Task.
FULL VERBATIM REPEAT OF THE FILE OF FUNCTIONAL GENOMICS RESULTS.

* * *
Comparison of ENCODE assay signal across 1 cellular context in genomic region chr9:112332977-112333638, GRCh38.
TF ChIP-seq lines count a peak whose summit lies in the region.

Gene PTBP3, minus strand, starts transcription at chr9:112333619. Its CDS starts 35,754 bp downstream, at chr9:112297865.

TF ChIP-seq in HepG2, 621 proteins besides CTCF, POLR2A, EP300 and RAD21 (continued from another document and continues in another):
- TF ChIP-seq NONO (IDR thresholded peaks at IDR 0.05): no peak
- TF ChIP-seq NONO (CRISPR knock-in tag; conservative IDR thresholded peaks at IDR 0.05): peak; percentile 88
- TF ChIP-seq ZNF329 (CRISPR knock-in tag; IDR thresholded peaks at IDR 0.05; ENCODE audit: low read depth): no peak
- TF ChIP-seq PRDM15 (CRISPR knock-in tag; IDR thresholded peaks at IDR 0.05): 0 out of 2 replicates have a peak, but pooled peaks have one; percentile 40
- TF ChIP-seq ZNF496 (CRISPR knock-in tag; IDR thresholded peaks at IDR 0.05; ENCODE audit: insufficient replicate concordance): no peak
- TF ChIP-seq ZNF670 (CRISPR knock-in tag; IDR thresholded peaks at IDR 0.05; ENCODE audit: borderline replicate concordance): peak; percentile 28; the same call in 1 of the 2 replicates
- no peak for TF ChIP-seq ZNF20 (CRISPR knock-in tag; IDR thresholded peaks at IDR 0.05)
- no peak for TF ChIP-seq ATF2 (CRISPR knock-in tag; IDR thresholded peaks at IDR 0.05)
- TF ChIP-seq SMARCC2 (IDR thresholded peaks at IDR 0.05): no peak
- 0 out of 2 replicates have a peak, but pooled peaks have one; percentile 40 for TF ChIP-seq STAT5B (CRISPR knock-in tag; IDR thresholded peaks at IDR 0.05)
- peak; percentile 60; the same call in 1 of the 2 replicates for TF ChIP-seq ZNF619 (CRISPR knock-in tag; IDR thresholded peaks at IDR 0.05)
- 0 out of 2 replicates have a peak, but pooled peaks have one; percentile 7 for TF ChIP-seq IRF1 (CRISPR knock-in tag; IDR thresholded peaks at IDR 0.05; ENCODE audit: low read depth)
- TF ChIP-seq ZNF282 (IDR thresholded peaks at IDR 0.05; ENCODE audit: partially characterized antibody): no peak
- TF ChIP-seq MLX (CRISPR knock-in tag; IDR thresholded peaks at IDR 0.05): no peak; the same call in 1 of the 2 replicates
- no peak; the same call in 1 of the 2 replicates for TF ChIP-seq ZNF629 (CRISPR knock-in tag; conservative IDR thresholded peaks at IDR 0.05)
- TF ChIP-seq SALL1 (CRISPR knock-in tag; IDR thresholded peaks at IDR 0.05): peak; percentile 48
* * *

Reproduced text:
Comparison of ENCODE assay signal across 1 cellular context in genomic region chr9:112332977-112333638, GRCh38.
TF ChIP-seq lines count a peak whose summit lies in the region.

Gene PTBP3, minus strand, starts transcription at chr9:112333619. Its CDS starts 35,754 bp downstream, at chr9:112297865.

TF ChIP-seq in HepG2, 621 proteins besides CTCF, POLR2A, EP300 and RAD21 (continued from another document and continues in another):
- TF ChIP-seq NONO (IDR thresholded peaks at IDR 0.05): no peak
- TF ChIP-seq NONO (CRISPR knock-in tag; conservative IDR thresholded peaks at IDR 0.05): peak; percentile 88
- TF ChIP-seq ZNF329 (CRISPR knock-in tag; IDR thresholded peaks at IDR 0.05; ENCODE audit: low read depth): no peak
- TF ChIP-seq PRDM15 (CRISPR knock-in tag; IDR thresholded peaks at IDR 0.05): 0 out of 2 replicates have a peak, but pooled peaks have one; percentile 40
- TF ChIP-seq ZNF496 (CRISPR knock-in tag; IDR thresholded peaks at IDR 0.05; ENCODE audit: insufficient replicate concordance): no peak
- TF ChIP-seq ZNF670 (CRISPR knock-in tag; IDR thresholded peaks at IDR 0.05; ENCODE audit: borderline replicate concordance): peak; percentile 28; the same call in 1 of the 2 replicates
- no peak for TF ChIP-seq ZNF20 (CRISPR knock-in tag; IDR thresholded peaks at IDR 0.05)
- no peak for TF ChIP-seq ATF2 (CRISPR knock-in tag; IDR thresholded peaks at IDR 0.05)
- TF ChIP-seq SMARCC2 (IDR thresholded peaks at IDR 0.05): no peak
- 0 out of 2 replicates have a peak, but pooled peaks have one; percentile 40 for TF ChIP-seq STAT5B (CRISPR knock-in tag; IDR thresholded peaks at IDR 0.05)
- peak; percentile 60; the same call in 1 of the 2 replicates for TF ChIP-seq ZNF619 (CRISPR knock-in tag; IDR thresholded peaks at IDR 0.05)
- 0 out of 2 replicates have a peak, but pooled peaks have one; percentile 7 for TF ChIP-seq IRF1 (CRISPR knock-in tag; IDR thresholded peaks at IDR 0.05; ENCODE audit: low read depth)
- TF ChIP-seq ZNF282 (IDR thresholded peaks at IDR 0.05; ENCODE audit: partially characterized antibody): no peak
- TF ChIP-seq MLX (CRISPR knock-in tag; IDR thresholded peaks at IDR 0.05): no peak; the same call in 1 of the 2 replicates
- no peak; the same call in 1 of the 2 replicates for TF ChIP-seq ZNF629 (CRISPR knock-in tag; conservative IDR thresholded peaks at IDR 0.05)
- TF ChIP-seq SALL1 (CRISPR knock-in tag; IDR thresholded peaks at IDR 0.05): peak; percentile 48